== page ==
Russian President Putin slams ‘aggressive actions’ of US and allies in Syria, may supply Assad regime with new missiles
Moscow refused to give S-300 surface-to-air system to the war-torn Middle Eastern country a few years ago, but that may change after the UK, US and France strike
Russia on Saturday called for an emergency meeting of the United Nations Security Council as Moscow said it would consider supplying S-300 missile systems to Syria following US-led strikes.
“Russia convenes an emergency meeting of the UN Security Council to discuss aggressive actions of the US and its allies,” President Vladimir Putin said in a statement published on the Kremlin website.
“The current escalation of the situation around Syria has a devastating impact on the whole system of international relations,” he added.
US, British and French forces pounded Syria with more than 100 missiles early on Saturday in response to a poison gas attack that killed dozens of people last week, in the biggest intervention by Western powers against Syrian President Bashar al-Assad.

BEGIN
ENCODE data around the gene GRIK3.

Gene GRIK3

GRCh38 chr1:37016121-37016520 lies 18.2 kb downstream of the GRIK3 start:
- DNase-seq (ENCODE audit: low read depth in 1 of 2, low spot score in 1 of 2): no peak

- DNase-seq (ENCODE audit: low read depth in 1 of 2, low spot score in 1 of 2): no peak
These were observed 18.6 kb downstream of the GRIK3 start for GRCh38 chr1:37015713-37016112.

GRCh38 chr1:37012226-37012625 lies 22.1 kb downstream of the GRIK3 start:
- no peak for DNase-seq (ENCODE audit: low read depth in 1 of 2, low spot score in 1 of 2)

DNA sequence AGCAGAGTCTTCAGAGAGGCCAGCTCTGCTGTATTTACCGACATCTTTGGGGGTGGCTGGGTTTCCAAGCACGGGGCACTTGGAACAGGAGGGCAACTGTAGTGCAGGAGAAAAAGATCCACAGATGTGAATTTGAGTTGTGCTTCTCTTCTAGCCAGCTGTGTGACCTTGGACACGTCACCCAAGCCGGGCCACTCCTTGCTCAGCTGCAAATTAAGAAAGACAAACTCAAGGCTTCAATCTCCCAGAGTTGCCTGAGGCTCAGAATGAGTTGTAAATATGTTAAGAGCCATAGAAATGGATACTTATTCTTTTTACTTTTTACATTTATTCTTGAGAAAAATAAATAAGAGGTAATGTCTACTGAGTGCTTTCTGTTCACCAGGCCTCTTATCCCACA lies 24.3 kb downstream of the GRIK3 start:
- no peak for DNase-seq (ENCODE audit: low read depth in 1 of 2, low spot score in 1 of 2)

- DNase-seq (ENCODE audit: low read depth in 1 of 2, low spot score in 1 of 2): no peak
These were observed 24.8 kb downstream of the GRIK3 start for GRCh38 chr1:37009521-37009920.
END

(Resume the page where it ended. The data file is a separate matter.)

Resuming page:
Putin said the US actions in Syria made the humanitarian catastrophe worse and caused pain for civilians.
“Russia in the most serious way condemns the attack on Syria where Russian military servicemen help the legitimate government to fight terrorism,” Putin said.
Moscow may consider supplying S-300 surface-to-air missile systems to Syria and “other countries”, Colonel-General Sergei Rudskoi told a televised briefing on Saturday.
Russia had “refused” supplying those missiles to Syria a few years ago, he added, “taking into account the pressing request of some of our Western partners”.
Following the US-led strikes, however, “we consider it possible to return to examination of this issue not only in regard to Syria but to other countries as well,” Rudskoi said.
A draft United Nations Security Council resolution by Russia, seen by Reuters, hoped to condemn “the aggression against the Syrian Arab Republic by the US and its allies in violation of international law and the UN Charter.”
It was not immediately clear when it could be put to a vote. It was unlikely to get the minimum nine votes needed to force a veto by the United States, France or Britain, said diplomats. A resolution needs nine votes in favour and no vetoes by Russia, China, France, Britain or the United States to pass.
Syria’s air defence system, which mostly consists of systems made in the Soviet Union, has intercepted 71 of the missiles fired on Saturday by the US, British and French forces, he added.
“In the past year and a half Russia has fully restored Syria’s air defence system and continues to further upgrade it,” Rudskoi said.